LOS ANGELES – Bone breaks often continue to limit movement after they heal, because the body repairs bones in ways that change the shape of joints. According to work presented here at the SIGGRAPH computer graphics and computer animation conference, 3-D modeling soon could make those residual effects a thing of the past, radically personalizing and improving the recovery process for everyone from elderly citizens hurt in falls to athletes injured on the field.
By creating a 3-D model of the injured bones and ligaments in a computer, doctors could test how different healing patterns change the movement of a joint. Based on that assessment, the doctors could create custom casts that encourage bones to heal with a wide range of movement; re-break a healed fracture to heal in a more useful way; or plan surgeries that could restore movement more quickly and cheaply than current methods, said Cindy Grimm, an associate professor of computer science and engineering at Washington University in St. Louis.
“If you build a model of the bone and how the bone used to work, you can ask specific questions about restoring mobility,” Grimm told TechNewsDaily..
The idea of using 3-D modeling for planning the treatment of fractures grew out of the current use of 3-D imaging to plan anti-tumor radiation therapy, Grimm said. The development of CAT scan and MRI imaging for tumors has made creating three-dimensional images of bones rather easy. But tumors don’t move; the challenge for planning fracture treatment is greater, and the software for modeling the kinematics of the joint remains a few years away, she said.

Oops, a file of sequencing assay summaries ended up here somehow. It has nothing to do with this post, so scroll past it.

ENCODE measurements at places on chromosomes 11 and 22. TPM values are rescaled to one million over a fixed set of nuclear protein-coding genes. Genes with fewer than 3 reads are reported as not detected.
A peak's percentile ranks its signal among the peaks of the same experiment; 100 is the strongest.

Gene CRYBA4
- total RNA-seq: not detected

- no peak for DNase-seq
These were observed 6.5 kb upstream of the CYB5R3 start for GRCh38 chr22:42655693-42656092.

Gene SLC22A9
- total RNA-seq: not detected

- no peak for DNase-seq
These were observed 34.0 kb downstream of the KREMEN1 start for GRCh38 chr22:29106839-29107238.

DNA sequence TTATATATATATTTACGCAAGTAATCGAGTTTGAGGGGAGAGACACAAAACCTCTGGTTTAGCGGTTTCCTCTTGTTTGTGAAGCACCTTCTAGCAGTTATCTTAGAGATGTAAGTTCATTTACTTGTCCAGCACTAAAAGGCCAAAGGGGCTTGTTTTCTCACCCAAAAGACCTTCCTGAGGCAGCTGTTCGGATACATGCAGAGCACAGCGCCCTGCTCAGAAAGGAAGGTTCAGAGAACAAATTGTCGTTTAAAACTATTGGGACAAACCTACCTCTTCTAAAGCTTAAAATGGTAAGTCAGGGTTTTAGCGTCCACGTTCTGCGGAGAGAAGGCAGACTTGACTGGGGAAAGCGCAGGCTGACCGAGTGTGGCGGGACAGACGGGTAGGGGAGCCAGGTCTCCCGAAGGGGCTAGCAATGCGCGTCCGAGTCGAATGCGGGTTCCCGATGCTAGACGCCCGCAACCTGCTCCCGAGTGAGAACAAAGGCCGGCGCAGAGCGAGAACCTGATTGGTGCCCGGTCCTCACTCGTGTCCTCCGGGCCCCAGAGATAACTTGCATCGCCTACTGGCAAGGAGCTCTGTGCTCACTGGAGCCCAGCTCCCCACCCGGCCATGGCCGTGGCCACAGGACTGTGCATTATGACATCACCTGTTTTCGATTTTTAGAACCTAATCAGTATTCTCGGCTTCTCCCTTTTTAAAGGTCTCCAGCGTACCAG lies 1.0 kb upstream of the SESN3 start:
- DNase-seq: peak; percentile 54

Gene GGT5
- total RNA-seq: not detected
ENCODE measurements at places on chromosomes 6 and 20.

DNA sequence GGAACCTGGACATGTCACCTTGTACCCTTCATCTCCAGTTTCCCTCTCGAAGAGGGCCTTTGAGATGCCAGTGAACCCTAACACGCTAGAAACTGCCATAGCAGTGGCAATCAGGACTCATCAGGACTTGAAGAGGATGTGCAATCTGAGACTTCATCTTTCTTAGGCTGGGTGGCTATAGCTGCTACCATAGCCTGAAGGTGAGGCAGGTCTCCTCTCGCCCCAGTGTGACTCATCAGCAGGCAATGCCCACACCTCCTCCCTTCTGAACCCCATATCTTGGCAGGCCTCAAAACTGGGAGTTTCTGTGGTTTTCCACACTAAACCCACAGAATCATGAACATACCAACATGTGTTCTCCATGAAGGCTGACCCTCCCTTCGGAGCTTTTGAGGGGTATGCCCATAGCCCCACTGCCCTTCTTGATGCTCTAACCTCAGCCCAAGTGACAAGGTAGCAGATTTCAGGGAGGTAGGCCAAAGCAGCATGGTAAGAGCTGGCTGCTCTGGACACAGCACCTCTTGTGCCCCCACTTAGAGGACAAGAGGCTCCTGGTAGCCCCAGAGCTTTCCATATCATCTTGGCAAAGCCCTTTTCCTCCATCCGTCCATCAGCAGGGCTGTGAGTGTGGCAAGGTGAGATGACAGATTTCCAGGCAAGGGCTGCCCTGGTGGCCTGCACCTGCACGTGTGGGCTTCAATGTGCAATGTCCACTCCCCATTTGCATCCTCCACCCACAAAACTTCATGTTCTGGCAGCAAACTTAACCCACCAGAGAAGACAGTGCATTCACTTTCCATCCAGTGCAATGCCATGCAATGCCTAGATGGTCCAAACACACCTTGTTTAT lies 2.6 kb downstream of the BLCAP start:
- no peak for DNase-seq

In addition to helping people who have broken a bone, 3-D modeling could help those at high risk of doing so in the future. For instance, people with diabetes face bone deterioration that often leads to painful, debilitating breaks. By modeling the bone degradation, doctors could predict when and how a bone might break and perform constructive surgery to prevent it, Grimm said.
The technology also could help doctors and physical therapists develop more-accurate models of how the body works. Medical textbooks present only a simplified version of how limbs operate, Grimm said, and doctors still have a rudimentary understanding of how all the ligaments, cartilage, bones and tissues of the body dynamically interact.
“We should be able to get to the point where we won’t have to guess what happens when we give someone a therapy,” Grimm said.
“We have the data, we have the computing power; we’re almost there.”